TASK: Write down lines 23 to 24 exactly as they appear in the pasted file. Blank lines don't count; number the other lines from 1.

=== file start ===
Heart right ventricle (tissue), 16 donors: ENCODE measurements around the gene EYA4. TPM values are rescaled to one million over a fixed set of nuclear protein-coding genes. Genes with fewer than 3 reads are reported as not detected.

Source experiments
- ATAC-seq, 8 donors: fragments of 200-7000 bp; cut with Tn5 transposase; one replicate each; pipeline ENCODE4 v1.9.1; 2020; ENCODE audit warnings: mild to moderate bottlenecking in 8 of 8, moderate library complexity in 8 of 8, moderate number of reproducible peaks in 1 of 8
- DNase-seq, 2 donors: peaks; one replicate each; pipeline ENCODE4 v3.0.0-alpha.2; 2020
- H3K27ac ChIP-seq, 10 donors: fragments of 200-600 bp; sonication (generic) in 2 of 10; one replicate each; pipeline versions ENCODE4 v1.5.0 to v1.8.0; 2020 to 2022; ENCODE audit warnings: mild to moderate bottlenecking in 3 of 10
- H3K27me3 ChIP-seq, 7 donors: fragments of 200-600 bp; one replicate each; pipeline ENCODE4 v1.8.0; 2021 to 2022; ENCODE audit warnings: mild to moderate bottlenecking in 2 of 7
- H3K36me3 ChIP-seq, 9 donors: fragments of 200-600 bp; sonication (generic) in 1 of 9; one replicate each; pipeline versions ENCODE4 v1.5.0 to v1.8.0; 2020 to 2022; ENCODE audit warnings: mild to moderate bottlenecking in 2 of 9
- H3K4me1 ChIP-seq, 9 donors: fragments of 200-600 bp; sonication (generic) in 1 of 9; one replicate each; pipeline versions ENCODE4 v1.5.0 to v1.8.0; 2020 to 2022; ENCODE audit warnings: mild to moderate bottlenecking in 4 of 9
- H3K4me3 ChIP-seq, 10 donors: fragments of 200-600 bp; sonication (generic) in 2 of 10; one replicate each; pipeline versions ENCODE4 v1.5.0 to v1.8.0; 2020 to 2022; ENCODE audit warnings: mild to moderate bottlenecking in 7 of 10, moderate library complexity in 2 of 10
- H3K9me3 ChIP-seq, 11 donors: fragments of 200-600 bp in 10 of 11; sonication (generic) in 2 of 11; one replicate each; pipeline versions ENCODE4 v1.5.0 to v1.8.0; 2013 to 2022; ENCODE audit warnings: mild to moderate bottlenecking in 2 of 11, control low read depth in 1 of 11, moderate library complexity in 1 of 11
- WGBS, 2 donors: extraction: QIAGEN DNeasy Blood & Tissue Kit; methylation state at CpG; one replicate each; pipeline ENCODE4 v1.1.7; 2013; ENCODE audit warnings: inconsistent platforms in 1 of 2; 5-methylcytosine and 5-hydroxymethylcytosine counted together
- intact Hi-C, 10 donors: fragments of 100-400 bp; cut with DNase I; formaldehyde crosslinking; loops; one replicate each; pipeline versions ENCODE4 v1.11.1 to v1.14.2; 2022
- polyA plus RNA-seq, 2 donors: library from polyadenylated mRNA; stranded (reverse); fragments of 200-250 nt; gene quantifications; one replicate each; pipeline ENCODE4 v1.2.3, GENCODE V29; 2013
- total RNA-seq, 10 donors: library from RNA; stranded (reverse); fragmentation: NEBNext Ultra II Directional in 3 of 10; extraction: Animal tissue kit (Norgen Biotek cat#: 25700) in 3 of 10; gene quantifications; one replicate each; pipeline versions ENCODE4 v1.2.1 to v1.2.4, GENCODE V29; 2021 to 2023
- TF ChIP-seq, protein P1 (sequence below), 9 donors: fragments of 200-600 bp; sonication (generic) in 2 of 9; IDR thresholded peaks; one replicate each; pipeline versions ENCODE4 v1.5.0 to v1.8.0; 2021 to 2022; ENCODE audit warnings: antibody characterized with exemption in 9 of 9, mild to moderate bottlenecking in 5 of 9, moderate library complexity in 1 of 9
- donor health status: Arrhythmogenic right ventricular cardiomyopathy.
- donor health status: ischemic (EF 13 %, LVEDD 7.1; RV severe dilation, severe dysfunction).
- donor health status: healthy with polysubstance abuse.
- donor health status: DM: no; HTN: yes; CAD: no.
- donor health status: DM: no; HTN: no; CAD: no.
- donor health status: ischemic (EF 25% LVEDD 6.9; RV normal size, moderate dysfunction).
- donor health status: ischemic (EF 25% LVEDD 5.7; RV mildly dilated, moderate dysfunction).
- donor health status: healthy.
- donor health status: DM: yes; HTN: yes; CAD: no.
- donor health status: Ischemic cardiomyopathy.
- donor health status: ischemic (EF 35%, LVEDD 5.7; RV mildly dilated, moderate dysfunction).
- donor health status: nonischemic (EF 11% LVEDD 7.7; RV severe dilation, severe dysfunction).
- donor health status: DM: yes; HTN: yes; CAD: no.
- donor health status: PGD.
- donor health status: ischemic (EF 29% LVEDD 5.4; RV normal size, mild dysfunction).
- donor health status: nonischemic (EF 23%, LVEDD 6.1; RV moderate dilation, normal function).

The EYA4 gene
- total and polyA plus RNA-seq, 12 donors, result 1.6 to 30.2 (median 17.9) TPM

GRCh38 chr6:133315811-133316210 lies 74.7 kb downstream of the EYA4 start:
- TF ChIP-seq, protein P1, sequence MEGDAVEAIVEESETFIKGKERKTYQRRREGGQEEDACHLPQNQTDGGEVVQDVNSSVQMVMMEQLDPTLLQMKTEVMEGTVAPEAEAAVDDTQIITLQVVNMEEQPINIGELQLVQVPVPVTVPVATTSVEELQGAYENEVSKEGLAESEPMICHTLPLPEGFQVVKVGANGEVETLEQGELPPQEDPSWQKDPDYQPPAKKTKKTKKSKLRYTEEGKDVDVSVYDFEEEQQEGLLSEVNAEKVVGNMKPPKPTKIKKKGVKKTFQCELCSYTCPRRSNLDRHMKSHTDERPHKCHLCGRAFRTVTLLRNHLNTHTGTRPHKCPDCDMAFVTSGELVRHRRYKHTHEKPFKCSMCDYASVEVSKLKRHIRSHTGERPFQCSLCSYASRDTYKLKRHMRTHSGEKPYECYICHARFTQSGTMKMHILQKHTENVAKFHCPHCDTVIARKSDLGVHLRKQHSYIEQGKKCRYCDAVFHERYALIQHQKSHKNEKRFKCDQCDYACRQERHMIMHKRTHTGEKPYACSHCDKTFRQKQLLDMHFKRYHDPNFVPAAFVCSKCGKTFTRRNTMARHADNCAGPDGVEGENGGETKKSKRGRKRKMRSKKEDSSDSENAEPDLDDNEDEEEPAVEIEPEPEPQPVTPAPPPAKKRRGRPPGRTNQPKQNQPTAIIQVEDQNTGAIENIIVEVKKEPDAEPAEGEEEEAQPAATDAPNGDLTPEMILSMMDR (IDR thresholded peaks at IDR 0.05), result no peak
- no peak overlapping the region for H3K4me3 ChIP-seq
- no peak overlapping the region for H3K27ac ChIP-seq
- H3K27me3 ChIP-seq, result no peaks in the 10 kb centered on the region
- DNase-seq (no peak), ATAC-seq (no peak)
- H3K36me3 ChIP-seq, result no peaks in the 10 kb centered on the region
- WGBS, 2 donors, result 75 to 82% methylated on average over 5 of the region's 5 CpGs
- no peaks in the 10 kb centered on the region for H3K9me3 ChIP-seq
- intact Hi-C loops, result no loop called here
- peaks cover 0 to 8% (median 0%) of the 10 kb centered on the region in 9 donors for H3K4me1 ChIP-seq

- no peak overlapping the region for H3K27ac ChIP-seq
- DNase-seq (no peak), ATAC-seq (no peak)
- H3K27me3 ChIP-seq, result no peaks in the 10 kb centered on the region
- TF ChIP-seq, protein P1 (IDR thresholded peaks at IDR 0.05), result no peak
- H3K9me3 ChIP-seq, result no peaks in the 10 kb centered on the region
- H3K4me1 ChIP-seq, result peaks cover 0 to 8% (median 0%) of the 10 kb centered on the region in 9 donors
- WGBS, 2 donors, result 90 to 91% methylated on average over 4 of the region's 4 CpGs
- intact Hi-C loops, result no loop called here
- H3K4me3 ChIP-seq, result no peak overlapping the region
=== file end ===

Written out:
- donor health status: healthy.
- donor health status: DM: yes; HTN: yes; CAD: no.